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Canada Atlantic premiers seek more health-care funding for seniors

Provincial Liberal Leader Stephen McNeil holds his first news conference as premier-designate at Province House in Halifax , Nova Scotia, October 9, 2013.

PAUL DARROW/The Globe and Mail

Atlantic premiers want a new deal on health-care funding with the federal government that would see additional dollars go to jurisdictions, such as theirs, whose populations are disproportionately elderly.

Although Quebec and British Columbia are supportive, Ontario is not completely onside.

The four Atlantic premiers are meeting Monday in Annapolis Royal, N.S., and the health-transfer issue is expected to be on the table, as talks are starting to ramp up between the provinces and the federal government over a promised health accord and how much each province will receive through the Canada Health Transfer – the largest of all federal transfers to the provinces. In 2016-17, the federal government will transfer $70.9-billion to the provinces and territories through its major transfer programs, of which $36-billion is the Canada Health Transfer.

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"What we're looking for as new health-care dollars become available is that we move toward the demographic challenge that is being faced by a number of provinces – it's more acute here in Atlantic Canada – and the fact that we deal with the challenges that come with aging when it comes to our health-care system," said Nova Scotia Premier Stephen McNeil.

He says a new funding formula needs to reflect that. "Whether it is entirely about that or portions of it are about that is important to Atlantic Canada," he said. Health-care costs represent 41 per cent of the Nova Scotia provincial budget.

In Canada, Newfoundland and Labrador, Prince Edward Island, Nova Scotia and New Brunswick have the highest percentage of the population over the age of 65 – with Nova Scotia at the highest with 16.6 per cent in 2011, according to Statistics Canada. Across Canada, the percentage is 14.8 per cent.

It is expected that health ministers will be meeting with Federal Minister Jane Philpott later in the year with an eye to getting an accord some time next year. Ms. Philpott is aware of the provincial push for a funding formula tied to aging populations, according to her spokesman.

In PEI, 36 per cent of its budget is devoted to health care. Said Premier Wade MacLauchlan: "One issue that stands out, not just in our region, British Columbia and others are speaking about this, is to have a funding formula that is more attuned to the provinces with an older population. That is really where the cost is."

Negotiating an accord and the transfers tied to an aging population is his No.1 priority, he said.

The previous Conservative government changed the funding formula to an equal per-capita basis in 2014-15. This change in distribution benefited Alberta – other provinces saw their transfers decrease.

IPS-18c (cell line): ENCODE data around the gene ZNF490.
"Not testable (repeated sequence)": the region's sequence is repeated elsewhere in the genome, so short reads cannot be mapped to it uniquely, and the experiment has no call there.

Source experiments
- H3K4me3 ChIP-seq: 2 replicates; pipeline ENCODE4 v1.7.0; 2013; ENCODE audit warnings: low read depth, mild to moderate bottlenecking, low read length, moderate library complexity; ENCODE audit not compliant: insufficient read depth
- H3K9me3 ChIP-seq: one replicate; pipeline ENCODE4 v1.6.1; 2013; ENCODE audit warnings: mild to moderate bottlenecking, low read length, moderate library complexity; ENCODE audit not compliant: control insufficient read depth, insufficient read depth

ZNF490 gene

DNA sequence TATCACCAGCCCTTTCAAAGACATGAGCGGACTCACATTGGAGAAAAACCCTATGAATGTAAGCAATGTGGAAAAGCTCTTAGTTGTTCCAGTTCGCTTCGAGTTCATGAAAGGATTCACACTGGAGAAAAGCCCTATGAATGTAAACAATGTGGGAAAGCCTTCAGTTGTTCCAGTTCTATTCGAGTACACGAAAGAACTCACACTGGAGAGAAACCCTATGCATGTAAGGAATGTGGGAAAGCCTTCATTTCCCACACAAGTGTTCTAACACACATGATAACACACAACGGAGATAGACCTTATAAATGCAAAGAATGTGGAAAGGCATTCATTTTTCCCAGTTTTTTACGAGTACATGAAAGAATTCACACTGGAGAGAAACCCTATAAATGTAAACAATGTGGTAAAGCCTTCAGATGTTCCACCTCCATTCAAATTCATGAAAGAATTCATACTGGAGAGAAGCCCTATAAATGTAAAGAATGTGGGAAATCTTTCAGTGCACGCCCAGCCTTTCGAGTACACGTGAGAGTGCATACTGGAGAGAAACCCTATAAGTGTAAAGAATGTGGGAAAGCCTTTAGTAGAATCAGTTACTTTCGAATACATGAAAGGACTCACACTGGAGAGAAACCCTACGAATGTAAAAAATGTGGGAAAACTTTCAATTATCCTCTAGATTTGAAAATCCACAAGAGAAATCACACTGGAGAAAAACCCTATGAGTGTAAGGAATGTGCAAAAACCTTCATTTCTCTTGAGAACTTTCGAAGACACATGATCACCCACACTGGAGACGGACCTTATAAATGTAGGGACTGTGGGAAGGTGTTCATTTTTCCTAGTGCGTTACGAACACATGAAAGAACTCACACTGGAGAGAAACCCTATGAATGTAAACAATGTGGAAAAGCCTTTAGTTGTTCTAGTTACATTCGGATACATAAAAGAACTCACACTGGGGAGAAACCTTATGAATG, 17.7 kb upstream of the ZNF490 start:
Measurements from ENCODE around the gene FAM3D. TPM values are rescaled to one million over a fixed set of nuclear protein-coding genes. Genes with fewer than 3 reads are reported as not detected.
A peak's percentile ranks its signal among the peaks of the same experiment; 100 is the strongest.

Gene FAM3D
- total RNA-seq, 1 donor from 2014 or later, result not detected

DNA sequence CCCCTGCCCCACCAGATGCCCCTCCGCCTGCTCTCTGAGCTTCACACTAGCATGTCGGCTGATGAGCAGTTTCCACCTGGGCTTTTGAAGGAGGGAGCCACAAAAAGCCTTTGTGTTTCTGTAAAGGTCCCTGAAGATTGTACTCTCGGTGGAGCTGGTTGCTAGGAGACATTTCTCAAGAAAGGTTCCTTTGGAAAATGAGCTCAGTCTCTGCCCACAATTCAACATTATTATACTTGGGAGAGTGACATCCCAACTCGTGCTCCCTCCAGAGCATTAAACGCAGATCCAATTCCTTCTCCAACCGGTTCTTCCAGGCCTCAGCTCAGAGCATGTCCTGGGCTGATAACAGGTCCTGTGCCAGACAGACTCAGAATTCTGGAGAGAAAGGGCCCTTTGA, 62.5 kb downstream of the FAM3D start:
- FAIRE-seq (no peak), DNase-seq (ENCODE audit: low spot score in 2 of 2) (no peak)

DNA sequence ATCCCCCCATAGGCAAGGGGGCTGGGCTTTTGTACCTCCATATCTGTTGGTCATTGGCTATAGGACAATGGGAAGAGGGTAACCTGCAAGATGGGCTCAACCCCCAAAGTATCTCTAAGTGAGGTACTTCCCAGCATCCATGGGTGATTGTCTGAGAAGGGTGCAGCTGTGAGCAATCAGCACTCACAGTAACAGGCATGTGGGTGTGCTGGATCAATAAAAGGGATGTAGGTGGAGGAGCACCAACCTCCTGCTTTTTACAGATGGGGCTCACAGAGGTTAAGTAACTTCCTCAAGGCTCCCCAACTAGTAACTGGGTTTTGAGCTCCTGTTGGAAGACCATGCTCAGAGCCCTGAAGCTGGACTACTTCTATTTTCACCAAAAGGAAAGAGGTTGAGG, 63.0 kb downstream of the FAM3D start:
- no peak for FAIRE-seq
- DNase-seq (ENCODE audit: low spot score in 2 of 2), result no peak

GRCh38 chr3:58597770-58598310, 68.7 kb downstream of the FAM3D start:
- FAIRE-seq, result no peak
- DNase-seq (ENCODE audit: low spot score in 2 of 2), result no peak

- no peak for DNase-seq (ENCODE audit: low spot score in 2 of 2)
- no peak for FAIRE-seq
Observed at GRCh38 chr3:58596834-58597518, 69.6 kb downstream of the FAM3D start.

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Earlier this year, the Canadian Medical Association noted in its prebudget submission to the federal Finance Minister that seniors make up one-sixth of the population but use about half of health-care spending. This will increase to 62 per cent of provincial/territorial health budgets by 2036, according to the CMA brief.

The CMA is suggesting a "demographic-based top-up" that would cost the federal government an extra $1.6-billion in 2016, growing to $1.8-billion by 2020. Under this formula, Nova Scotia would receive an extra $53.6-million and PEI would qualify for an additional $9.1-million. But the other provinces would not be left out – Ontario would qualify for an additional $652-million in 2016 and Alberta would receive $118.5-million more.

"If you accept that there is some role for the federal government to play to achieve some sort of equity across the country, then this per-capita transfer of the federal contribution, regardless of how much it is, clearly doesn't seem to be a very good way to do it because we know there are some provinces that have much greater needs based on an older population," said Dr. Chris Simpson, the past chairman of the CMA.

The existing health accord runs out in 2017. Justin Trudeau's government has promised to renegotiate with the provinces, after the Harper government basically got out of the health-care business in 2011, giving provinces a take-it-or-leave-it deal.

In a statement to The Globe and Mail Friday, Ontario Health Minister Eric Hoskins, who is the chair of the Provincial-Territorial Health Ministers' Table, said that he spoke recently with Dr. Philpott about the health accord. "Restoring an equitable level of federal funding towards health care is an important part of our discussion," he wrote. "As part of this conversation, it is also important that we continue to discuss the need to build a national plan that ensures all Canadians have access to lifesaving medications when they need it."

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